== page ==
Another CEO is stepping back from the company he launched. This time, it’s famed serial entrepreneur Ev Williams, who said today that he is relinquishing his full-time role with Medium, an online platform that hoped to transform publishing on the internet by giving anyone with an interest in writing a space to do it in far longer form than is possible on Twitter. “A beautiful space for reading and writing — and little else,” Williams called Medium when it debuted in 2012. “The words are central.”
The company, founded in 2011, has never taken off in the way that Williams imagined, even while other newer publishing platforms like Substack began to gain traction in recent years. Williams nevertheless writes in a post about his transition to chairman of the board that outsiders shouldn’t interpret the move as a negative signal.
“To be clear,” he writes, “Medium’s story is far from over. The team today is probably the most capable I’ve seen at this company. I’m excited to see what they do.”
Williams is replacing himself with Tony Stubblebine, the chief executive of the online coaching company Coach.me.
Medium has aimed from the start to attract thoughtful writing, the sort of which can be overlooked in a world where social platforms traffic in buzzy, and often fake, news. But it has struggled to find a sustainable business model for itself and writers on the platform.
Writers are compensated based on how much time users spend reading their content, but Medium has needed other sweeteners to boost their pay and has launched numerous experiments toward that end, including, at one point, charging users $50 a year for access to an unlimited amount of articles from individual authors and poets and, more newly, a referral program that Medium launched in August 2021 that gives writers half of the new subscriber revenue that their content generates, after payment processing fees.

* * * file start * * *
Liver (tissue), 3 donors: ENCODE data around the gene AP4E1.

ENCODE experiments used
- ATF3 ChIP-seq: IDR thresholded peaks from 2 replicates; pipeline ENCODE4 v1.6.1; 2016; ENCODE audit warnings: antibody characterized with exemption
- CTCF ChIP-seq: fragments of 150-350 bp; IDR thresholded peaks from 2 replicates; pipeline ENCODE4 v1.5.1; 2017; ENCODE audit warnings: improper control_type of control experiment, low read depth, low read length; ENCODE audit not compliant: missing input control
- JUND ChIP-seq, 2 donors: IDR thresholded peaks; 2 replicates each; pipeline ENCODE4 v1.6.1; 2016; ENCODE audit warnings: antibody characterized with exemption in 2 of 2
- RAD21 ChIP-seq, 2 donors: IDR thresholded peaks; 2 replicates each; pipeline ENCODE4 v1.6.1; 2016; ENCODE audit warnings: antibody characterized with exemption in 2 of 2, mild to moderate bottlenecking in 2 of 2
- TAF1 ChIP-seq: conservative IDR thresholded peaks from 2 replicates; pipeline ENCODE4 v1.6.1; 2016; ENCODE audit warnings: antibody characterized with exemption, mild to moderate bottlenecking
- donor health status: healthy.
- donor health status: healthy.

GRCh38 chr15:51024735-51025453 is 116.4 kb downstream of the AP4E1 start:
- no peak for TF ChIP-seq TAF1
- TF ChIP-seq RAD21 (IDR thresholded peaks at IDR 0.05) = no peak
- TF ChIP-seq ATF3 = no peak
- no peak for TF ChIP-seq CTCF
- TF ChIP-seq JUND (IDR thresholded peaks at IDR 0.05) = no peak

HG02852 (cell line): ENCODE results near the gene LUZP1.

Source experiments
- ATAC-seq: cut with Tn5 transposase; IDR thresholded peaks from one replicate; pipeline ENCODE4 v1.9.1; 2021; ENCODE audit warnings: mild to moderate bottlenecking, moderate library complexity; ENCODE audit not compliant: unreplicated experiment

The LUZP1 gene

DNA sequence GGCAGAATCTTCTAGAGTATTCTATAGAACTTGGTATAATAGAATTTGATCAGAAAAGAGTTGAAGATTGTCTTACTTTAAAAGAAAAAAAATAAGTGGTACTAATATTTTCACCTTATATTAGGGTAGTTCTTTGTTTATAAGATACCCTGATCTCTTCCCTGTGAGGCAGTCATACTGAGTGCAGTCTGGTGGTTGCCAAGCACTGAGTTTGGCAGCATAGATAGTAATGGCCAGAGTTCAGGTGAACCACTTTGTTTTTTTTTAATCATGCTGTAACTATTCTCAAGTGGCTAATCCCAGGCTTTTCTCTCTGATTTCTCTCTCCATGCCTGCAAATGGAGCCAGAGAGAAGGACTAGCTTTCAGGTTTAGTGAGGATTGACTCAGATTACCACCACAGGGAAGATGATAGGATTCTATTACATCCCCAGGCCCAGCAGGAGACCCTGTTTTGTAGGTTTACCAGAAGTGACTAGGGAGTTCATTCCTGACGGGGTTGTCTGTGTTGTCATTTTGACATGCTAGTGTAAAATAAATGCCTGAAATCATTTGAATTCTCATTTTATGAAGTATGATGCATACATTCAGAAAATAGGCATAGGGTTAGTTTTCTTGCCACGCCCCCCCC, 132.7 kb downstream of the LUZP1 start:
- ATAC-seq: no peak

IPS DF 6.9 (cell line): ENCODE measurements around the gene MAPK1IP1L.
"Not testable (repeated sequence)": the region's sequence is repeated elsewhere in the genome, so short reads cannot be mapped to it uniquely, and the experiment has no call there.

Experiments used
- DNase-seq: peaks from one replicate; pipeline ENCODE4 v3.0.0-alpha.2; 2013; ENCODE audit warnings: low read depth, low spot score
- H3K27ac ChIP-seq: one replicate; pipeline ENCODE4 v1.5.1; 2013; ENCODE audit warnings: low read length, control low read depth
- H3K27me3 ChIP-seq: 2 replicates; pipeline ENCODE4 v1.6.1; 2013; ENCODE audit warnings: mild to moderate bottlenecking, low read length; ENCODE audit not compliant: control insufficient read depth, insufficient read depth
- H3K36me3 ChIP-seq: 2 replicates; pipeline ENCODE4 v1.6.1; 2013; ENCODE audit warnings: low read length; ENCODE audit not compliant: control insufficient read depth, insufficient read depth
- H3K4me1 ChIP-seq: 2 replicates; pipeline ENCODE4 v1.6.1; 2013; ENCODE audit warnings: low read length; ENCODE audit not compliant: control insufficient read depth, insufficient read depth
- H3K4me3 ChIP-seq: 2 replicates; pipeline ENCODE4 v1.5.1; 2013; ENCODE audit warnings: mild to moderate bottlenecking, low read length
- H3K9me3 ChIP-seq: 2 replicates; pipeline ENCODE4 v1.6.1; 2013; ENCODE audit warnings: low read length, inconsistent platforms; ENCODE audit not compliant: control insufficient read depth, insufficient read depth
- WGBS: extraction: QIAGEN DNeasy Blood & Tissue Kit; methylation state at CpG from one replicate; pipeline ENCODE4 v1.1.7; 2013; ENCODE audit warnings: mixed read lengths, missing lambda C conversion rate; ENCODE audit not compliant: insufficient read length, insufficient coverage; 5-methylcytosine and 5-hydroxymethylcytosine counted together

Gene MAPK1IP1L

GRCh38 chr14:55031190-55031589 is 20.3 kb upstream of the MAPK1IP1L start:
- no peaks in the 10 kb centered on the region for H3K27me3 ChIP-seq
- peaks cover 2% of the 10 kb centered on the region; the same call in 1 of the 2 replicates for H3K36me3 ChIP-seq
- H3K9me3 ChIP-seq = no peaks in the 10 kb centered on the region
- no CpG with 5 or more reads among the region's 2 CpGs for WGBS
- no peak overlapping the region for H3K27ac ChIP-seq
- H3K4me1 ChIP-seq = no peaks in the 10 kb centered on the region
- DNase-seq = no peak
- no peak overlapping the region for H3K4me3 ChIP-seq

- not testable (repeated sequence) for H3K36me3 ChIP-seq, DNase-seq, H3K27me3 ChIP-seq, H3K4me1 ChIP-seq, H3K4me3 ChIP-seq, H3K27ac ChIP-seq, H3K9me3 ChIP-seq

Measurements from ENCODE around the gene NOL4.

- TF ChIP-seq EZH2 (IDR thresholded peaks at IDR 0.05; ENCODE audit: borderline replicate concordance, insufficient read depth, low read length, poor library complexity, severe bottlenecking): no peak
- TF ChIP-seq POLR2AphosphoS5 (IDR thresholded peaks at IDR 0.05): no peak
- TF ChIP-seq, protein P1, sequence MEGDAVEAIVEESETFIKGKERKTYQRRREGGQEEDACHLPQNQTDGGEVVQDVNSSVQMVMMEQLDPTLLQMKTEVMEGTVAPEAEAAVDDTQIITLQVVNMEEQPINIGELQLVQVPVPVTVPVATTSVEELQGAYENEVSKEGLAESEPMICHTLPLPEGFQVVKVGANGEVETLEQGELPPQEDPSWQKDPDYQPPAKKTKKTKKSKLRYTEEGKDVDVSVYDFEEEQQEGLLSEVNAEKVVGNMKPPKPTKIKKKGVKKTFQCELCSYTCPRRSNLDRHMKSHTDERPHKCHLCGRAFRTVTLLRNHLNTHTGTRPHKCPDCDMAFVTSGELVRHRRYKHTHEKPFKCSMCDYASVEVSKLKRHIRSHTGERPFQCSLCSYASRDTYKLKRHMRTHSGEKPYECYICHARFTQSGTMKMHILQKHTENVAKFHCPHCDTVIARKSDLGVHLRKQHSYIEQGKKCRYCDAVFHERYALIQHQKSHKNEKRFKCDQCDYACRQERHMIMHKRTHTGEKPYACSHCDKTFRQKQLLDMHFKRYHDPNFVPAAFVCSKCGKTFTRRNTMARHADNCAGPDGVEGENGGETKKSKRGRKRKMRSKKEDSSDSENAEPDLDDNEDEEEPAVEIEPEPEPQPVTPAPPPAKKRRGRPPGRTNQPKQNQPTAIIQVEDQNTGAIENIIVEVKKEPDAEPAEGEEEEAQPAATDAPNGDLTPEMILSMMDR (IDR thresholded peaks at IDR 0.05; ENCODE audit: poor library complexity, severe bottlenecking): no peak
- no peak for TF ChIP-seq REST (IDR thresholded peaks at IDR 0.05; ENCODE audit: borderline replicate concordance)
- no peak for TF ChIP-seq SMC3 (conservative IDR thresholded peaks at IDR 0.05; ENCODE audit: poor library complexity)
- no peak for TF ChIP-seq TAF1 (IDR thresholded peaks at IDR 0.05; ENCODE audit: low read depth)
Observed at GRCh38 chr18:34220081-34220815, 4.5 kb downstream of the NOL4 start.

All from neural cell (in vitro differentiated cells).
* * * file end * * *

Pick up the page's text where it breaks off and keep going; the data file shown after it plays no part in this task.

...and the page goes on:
The company first launched a subscription model in 2017; the vast majority of content remains outside of a paywall.
Williams — a pioneer in both blogging and podcasting and very famously a co-founder of Twitter who remained on the company’s board until 2019 — isn’t making himself available for interviews today. But he said in his post that his next steps involve “lots of time with friends and family” as well as spending the “next few months (or years) learning as much as I can about things I don’t know a lot about.”
Williams, who is also a venture partner with the venture firm Obvious Ventures, said he further plans to launch a new “holding company/research lab” that can be helpful to Medium and other companies.
Williams is just the latest high-profile CEO to step down in the last year following a very long run in the saddle. Amazon founder Jeff Bezos seemed to kick off the trend when in July of 2021, he handed over the reins to longtime lieutenant Andy Jassy.
Since then, a sampling of others to step away as CEO include Twitter co-founder Jack Dorsey, who stepped down as the CEO of Twitter for the second time late last November; Pinterest co-founder Ben Silbermann, who stepped away as CEO of the company late last month; Glossier founder Emily Weiss, who stepped down as CEO in late May; JD.com founder Richard Liu, who stepped down as CEO in April; and TheRealReal founder Julie Wainwright, who stepped down as CEO last month.
According to Crunchbase data, Medium has raised $163 million in venture funding over the years from a wide number of firms, including Spark Capital, Andreessen Horowitz, Greylock and Obvious Ventures.
What happens now isn’t clear, though skeptics have long wondered if Medium would still be up and running if not for Williams. Among them is Bill Rosenblatt, a media technology consultant who told the New York Times in 2017: “The notion that you’re going to succeed as a writing site simply by putting quality first is not compatible with venture capital revenue expectations … No one would have funded this if it weren’t by Ev Williams.”